Mon Apr 12, 2021
|Work in Progress Talk
Forced Migration and the demos: An Arendtian Approach
In recent years, political theory and philosophy have increasingly focused on issues related to migration. In addition to debates concerning freedom of movement v. freedom of association, a democratic state’s right to exclude v. its duty to include, or the social cohesion of receiving societies, questions of political membership and community have been discussed controversially: Is the demos comprised of those who are members qua birth, i.e. of citizens to whom alone the justification of political authority is owed? Or is this scope too narrow to determine whether such authority is legitimate so that the demos is to include all those who are subjected to or affected by it?
It is in light of these questions that Hannah Arendt’s writings on forced migration, strongly informed by her own experience of displacement and statelessness, are of renewed interest. In a departure from dominant conceptions, Arendt develops an alternative understanding of democratic community in terms of ‘residency’ rather than (birth right) citizenship. My aim in this talk is to bring out the significance of this conception for contemporary debates on the boundaries of the demos. I shall situate Arendt’s interpretation of democratic community in the broader context of her analyses of the migrant condition. I shall also explicate her idea that ‘real democracy’ cannot be reduced to the protection of (native) citizens’ interests and rights, and that it essentially hinges on giving participatory standing to forced migrant ‘newcomers’.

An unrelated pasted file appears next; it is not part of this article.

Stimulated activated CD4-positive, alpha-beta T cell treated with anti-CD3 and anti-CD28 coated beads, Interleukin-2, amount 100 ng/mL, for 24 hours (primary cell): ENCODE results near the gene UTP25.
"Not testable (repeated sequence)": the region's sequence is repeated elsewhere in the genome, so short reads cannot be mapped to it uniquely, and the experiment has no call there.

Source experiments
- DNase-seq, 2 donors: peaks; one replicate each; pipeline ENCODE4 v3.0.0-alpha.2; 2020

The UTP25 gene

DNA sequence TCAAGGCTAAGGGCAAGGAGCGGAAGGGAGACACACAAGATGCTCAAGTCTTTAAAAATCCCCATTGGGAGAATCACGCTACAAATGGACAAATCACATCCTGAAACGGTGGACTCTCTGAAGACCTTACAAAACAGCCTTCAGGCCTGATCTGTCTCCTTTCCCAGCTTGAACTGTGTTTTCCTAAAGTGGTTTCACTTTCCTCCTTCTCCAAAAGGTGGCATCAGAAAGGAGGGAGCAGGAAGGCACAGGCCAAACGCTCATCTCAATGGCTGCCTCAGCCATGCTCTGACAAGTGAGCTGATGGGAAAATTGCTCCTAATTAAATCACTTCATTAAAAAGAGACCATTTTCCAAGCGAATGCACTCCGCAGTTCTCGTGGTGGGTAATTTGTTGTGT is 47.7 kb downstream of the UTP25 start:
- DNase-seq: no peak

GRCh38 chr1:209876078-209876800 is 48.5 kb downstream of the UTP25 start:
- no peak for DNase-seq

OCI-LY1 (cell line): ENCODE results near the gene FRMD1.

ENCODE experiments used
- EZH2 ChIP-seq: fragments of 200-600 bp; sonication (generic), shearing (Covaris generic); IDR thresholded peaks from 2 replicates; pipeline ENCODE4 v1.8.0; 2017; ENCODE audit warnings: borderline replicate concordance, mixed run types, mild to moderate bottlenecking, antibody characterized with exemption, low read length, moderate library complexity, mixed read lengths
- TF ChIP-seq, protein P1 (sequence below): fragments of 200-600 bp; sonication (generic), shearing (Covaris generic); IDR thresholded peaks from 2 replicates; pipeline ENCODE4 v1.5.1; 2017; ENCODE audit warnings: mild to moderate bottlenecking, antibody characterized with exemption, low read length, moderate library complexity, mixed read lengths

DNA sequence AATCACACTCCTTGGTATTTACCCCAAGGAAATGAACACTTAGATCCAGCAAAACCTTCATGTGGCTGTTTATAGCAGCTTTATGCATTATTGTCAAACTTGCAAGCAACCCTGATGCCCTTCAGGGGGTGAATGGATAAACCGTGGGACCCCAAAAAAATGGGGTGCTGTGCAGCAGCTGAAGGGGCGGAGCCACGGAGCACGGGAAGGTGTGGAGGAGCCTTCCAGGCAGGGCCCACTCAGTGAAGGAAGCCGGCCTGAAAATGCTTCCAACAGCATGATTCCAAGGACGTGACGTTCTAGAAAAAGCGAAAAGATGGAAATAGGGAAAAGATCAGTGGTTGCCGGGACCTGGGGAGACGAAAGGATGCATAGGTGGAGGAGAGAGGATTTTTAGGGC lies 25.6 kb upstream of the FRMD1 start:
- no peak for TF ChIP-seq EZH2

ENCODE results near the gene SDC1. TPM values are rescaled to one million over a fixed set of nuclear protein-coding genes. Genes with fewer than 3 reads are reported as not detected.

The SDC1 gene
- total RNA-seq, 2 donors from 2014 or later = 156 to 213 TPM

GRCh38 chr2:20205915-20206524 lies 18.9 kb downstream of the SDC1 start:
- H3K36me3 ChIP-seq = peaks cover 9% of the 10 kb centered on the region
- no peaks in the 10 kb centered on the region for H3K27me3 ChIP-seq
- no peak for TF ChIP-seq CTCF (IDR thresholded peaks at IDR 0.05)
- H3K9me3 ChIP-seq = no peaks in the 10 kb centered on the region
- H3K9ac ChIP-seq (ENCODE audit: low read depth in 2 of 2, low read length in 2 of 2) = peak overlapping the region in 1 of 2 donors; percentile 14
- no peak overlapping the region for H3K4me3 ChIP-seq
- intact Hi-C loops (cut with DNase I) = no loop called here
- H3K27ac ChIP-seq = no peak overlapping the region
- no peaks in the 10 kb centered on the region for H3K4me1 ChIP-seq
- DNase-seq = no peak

Zoom Link: https://berkeley.zoom.us/j/98295212084